The road to Westminster

Number Ten

Sue Townsend <em>Michael Joseph, 336pp, £15.99</em>

ISBN 071814368X

The Tories, Gawd bless'em, have always made better fiction than they have governments. Springing off the top of the wardrobe . . . er, sorry, springing to mind, come Eggwina's literary fantasies about whipped cream, chief whips and strawberries, plus the gloriously gripping House of Cards TV series featuring the fabulously Machiavellian Francis Uruqhart. Labour never lent itself to drama in quite the same way - not evil enough, too many scruples, not sexy enough - until, perhaps, now.

Yet even now, despite Britain being in the grip of principle-free maniacs prepared to do anything to maintain their position (and that's just the royals), the creative stasis persists. New Labour remains apparently impervious to satire, as five minutes of BBC1's The Project beautifully illustrated. One reason for this is that Labour's greatest demonstrable sin always has to be lack of political ideals rather than lack of marital fidelity/financial probity/ability to refuse class-A narcotics, all of which routinely spice up Tory villains.

Number Ten, Sue Townsend's attempt to redress the fictional balance and tilt at the Labour windmill, is the story of two men; new Labour Prime Minister Edward Clare (Tony Blair, geddit?) and Jack Sprat, the No 10 policeman. After a particularly toe-curling performance at PMQs, Clare, on whom the burdens of office are weighing heavily, decides to go on holiday. His jaunt of choice is a tour of the nation with man-of-the-people Sprat as guide and guardian. Together with Pakistani cab driver Ali, Clare and Sprat tour the housing estates, church halls and small businesses of Britain, ending up at that other No 10 in Jack Sprat's life, the Leicester terrace home of his mother, Norma.

On the road, they meet an array of characters representing contemporary Britain, from Toyota, a slatternly housing estate mother to the appalling Bostocks, entrepreneurial theme-hotel owners who exploit asylum-seeking labour. As the story progresses, the central conceit emerges: Sprat, although merely the policeman at No 10 , is a far more committed socialist than the supposedly Labour prime minister, whose own teenage son, scouring his speeches for a homework project, is unable to find a single example of a genuine political conviction.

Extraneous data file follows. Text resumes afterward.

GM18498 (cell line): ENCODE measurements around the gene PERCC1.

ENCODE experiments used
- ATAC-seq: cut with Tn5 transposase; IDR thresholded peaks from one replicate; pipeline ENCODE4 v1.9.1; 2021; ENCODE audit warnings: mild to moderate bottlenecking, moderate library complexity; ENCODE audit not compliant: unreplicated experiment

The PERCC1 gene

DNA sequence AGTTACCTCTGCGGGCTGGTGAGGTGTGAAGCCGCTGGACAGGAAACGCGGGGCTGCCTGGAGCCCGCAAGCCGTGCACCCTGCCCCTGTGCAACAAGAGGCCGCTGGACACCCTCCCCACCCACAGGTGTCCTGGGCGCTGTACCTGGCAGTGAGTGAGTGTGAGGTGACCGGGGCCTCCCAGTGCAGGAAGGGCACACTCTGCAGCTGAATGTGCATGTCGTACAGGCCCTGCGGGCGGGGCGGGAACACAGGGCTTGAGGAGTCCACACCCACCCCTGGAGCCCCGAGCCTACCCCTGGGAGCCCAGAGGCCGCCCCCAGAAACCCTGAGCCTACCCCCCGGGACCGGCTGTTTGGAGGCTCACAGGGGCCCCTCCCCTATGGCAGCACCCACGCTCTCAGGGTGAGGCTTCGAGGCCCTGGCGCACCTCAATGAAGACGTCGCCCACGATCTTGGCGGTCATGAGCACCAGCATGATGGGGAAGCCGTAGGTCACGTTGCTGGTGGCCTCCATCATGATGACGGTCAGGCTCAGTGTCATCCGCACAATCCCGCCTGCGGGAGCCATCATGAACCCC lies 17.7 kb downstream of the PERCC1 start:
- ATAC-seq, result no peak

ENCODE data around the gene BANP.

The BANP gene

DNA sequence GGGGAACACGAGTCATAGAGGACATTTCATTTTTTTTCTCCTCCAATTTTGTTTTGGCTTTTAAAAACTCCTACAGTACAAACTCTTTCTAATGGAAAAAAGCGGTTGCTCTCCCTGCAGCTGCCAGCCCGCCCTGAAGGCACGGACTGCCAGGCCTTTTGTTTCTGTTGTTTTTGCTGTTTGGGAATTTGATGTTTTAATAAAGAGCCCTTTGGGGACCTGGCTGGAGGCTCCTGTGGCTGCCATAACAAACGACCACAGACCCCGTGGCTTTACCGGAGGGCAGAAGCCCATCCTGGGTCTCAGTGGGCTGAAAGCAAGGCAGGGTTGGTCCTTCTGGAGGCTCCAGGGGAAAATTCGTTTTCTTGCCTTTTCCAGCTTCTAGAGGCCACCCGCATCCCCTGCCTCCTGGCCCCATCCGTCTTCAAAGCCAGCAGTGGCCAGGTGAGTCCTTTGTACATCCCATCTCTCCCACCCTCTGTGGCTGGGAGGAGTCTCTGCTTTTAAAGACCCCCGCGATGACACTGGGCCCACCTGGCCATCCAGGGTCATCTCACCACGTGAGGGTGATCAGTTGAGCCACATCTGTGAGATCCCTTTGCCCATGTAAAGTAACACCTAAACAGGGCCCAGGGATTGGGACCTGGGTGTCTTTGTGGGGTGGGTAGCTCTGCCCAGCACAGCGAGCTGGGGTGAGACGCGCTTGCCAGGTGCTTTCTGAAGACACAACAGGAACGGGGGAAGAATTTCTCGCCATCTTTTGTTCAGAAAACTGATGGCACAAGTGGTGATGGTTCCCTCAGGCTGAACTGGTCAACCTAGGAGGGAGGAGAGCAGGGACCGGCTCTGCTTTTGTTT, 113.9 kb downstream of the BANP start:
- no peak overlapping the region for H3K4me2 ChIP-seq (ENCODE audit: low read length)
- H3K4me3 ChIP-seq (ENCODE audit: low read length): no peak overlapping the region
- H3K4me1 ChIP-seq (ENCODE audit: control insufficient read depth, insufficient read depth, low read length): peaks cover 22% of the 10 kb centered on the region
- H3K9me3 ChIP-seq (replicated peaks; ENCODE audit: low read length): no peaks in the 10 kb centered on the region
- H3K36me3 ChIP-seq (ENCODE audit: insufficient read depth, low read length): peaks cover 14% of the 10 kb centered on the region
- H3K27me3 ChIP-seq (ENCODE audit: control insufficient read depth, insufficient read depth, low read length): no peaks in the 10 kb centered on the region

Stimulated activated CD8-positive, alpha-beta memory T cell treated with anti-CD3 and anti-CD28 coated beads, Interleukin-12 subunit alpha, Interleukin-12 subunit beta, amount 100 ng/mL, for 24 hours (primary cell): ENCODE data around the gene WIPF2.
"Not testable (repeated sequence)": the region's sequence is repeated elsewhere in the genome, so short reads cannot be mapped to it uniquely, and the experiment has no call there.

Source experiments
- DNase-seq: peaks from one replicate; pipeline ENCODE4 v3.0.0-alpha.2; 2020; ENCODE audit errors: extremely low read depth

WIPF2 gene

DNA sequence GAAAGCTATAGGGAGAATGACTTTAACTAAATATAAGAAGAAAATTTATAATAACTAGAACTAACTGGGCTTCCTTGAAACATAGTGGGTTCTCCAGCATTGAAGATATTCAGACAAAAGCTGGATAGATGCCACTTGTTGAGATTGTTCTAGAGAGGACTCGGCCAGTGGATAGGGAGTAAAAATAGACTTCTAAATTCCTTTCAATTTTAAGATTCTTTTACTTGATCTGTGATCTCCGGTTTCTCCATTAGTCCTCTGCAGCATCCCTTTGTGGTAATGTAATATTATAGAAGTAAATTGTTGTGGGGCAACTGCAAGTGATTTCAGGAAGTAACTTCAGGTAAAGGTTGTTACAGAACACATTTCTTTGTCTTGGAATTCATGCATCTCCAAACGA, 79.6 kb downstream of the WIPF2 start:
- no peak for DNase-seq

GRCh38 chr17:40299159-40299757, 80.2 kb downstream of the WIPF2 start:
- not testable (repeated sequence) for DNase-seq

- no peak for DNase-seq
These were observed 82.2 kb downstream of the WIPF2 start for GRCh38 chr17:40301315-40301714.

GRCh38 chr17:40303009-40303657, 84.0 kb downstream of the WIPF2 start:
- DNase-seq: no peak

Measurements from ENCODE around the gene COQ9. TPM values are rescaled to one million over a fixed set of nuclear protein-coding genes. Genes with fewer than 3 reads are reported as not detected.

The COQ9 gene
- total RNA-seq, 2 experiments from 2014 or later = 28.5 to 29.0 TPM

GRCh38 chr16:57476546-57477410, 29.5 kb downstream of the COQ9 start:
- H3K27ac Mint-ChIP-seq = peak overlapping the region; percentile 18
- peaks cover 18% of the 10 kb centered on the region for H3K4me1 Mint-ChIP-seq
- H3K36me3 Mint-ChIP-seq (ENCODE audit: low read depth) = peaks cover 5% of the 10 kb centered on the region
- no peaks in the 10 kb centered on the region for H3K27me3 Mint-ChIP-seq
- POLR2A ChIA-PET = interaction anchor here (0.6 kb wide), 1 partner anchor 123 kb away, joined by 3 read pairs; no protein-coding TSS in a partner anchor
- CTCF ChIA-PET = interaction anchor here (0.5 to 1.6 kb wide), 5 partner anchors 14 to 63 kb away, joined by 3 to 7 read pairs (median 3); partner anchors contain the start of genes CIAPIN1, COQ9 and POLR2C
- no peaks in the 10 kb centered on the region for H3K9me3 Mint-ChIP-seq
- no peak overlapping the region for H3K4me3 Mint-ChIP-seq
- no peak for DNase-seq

But if all this sounds dull and worthy, it isn't. There is, admittedly, a great deal of new Labour parody - the foul-mouthed prime ministerial spokesman, the Peter Mandelson figure who wants to change the party's name to the Party Party; the dour chancellor, Malcolm Black (Gordon Brown, geddit?) - but what really gives the story life is the supporting cast who have nothing to do with the rather two-dimensional Downing Streeters. Jack's blowsy mother is by turns poignant, feckless and hilarious; while her cleaner, James, initially polite and obliging, becomes horribly sinister and threatening as his crack habit takes over and he turns her house into a drug den. The ever-obliging Ali, meanwhile, is an Asian Sancho Panza to Edward Clare's cross-dressing (his on-the-road disguise) Don Quixote.

Critics of this book have said Townsend is no George Orwell. I must disagree. Most heart-rending of all the characters is Norma's little budgie, Peter, who one fears from the beginning is going to meet a sticky end. Having survived Norma's neglect and life in a Leicester crack den, Peter is adopted by the prime minister who promises to look after him. At No 10, Clare's over-educated, bleeding-heart-liberal family vote to give the bird the option of his freedom by opening his cage door for an hour a day. Peter's subsequent inevitable escape, and inevitable death at the hands of the Trafalgar Square pigeons, transcends any of the novel's more obvious satirical points. As allegorical left-hooks go, it's devastating and complete; this prime minister, it implies, reneges on promises and has no sense of responsibility for the humble and vulnerable in his care. Remind you of anyone?

Wendy Holden's latest novel is Fame Fatale (Headline)

This article first appeared in the 25 November 2002 issue of the New Statesman, World at war